After October 17,
2005, a lot of people are going to become interested in debt
settlement as an alternative to bankruptcy. That's the date the new
bankruptcy law goes into effect, and it means a rude awakening for
many consumers seeking a fresh start in bankruptcy court.
It used to be that
7 out of 10 people filing personal bankruptcy were granted Chapter 7
status, where the unsecured debts are totally wiped away. That will
change under the new rules. If your income is above the median for
your state, or you can pay back at least $100 per month toward your
debts, then you'll be turned down for Chapter 7. Instead, you'll be
shifted into Chapter 13, where you pay back a portion of the debt
over 3-5 years.
It gets worse.
When the court calculates your allowable living expenses, it will
use the approved IRS schedules, not your actual documented expenses.
So even if you don't think you can pay $100 a month or more, the
judge will probably disagree. Instead of a fresh start, many people
will be faced with the grim reality of a harsh 5-year plan, on a
court-mandated budget that forces them to adopt a much lower
standard of living. That's where debt settlement starts to look
Yes, I know debt
settlement has its critics. I've criticized aspects of the industry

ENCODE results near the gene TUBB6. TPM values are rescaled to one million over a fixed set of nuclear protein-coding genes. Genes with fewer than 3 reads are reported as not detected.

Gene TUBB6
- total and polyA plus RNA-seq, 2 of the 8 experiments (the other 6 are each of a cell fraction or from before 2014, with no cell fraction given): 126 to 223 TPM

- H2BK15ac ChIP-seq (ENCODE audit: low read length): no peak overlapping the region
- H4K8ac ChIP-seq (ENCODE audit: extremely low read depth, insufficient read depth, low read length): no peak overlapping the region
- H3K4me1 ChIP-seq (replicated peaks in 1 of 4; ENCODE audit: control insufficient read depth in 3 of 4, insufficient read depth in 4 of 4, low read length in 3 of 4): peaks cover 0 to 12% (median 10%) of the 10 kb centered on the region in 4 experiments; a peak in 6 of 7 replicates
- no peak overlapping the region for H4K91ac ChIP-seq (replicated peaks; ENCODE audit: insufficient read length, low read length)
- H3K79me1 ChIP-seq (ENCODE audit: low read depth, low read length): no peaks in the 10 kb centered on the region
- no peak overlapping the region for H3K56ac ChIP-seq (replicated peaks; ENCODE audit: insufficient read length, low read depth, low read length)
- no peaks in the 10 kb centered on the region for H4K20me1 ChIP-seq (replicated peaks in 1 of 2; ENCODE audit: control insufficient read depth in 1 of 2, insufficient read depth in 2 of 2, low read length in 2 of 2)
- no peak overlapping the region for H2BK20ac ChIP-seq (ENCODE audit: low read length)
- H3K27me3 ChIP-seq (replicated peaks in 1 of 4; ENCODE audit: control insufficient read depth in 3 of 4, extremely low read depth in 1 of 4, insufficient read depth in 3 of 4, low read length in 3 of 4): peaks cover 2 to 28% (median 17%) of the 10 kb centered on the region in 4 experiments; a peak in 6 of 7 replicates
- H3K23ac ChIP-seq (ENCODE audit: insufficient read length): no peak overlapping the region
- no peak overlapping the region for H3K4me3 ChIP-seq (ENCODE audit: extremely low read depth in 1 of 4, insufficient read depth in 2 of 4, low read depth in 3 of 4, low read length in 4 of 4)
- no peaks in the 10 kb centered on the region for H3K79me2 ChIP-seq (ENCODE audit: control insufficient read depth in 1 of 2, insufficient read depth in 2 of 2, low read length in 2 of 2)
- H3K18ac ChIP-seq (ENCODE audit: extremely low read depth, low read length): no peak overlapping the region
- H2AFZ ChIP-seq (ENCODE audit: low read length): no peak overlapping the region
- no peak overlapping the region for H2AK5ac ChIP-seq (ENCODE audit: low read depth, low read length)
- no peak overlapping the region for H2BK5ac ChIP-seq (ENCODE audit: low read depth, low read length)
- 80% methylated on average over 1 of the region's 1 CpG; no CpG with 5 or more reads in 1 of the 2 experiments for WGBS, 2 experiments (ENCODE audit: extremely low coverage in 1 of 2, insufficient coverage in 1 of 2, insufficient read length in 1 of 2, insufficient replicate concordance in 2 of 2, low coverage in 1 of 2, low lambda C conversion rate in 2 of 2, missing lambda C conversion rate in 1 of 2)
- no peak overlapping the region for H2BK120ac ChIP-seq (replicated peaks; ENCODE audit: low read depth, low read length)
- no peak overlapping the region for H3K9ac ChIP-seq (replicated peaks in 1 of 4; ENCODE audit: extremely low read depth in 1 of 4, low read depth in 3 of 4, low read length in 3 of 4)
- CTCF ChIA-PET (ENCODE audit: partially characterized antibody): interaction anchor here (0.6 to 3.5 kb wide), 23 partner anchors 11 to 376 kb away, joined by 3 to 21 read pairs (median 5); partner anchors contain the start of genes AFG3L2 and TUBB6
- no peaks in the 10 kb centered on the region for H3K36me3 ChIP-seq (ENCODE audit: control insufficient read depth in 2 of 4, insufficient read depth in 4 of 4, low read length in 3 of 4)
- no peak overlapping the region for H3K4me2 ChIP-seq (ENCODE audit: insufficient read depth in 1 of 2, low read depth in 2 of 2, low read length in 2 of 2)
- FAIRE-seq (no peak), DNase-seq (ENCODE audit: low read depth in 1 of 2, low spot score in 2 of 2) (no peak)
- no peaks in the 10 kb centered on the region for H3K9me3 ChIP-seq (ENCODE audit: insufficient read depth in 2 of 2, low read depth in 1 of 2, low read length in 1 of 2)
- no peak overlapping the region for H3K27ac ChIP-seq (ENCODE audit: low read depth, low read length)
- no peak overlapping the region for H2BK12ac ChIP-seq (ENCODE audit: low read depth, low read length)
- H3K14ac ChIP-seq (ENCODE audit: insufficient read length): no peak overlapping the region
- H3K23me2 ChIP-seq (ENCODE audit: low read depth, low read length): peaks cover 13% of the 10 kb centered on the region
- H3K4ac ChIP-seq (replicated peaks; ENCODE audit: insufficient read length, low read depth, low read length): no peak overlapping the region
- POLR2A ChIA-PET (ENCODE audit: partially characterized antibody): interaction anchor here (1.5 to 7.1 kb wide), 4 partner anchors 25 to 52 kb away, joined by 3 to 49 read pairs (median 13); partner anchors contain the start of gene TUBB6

myself. But what the critics don't seem to understand is that this
approach is for people who would otherwise go bankrupt! Let's
examine the three main complaints against debt settlement and see
where the critics are missing the mark.
has a negative impact on your credit score."
Wow. Big deal!
Pretend it's two years from now. Would you rather have an A+ credit
rating or be totally free of debt? Pick one please, because you
can't have both. All debt reduction programs have a negative impact
on credit scores. That's why only people who truly can't keep up
with their bills should go into one of these programs. But it's
pointless to worry about your credit while you're being crushed with
debt. That's like worrying about how the yard looks after your house
has burned down.
"You might have to
pay taxes on the canceled portion of the debt."
I've always been
amazed at how frequently this lame criticism is repeated in article
after article. Yes, it's possible that you may need to pay taxes on
forgiven debt balances, but the odds are against it. That's because
the IRS allows insolvent taxpayers to exclude canceled debts. So
unless you have a positive net worth, you probably won't need to pay
taxes on your settlements. And even if you did, so what? You'd be
paying taxes because you saved a bunch of money off your debts! And
this is a problem?
activity will continue and you might get sued."
Yes, if you fall
behind on your bills, your creditors will most certainly continue
attempts to collect what's owed, and one or more of those creditors
might sue you in civil court. But again, this criticism totally
misses the mark. Collection activity is already a function of being
in debt trouble. At least debt settlement allows the consumer to use
the collection process to eliminate debt through negotiated
compromises. Even lawsuits need not be cause for panic, since they
can often be settled out of court. The only reason to allow a legal
action to proceed to the point of wage garnishment, property lien,
or bank levy is lack of financial resources with which to settle.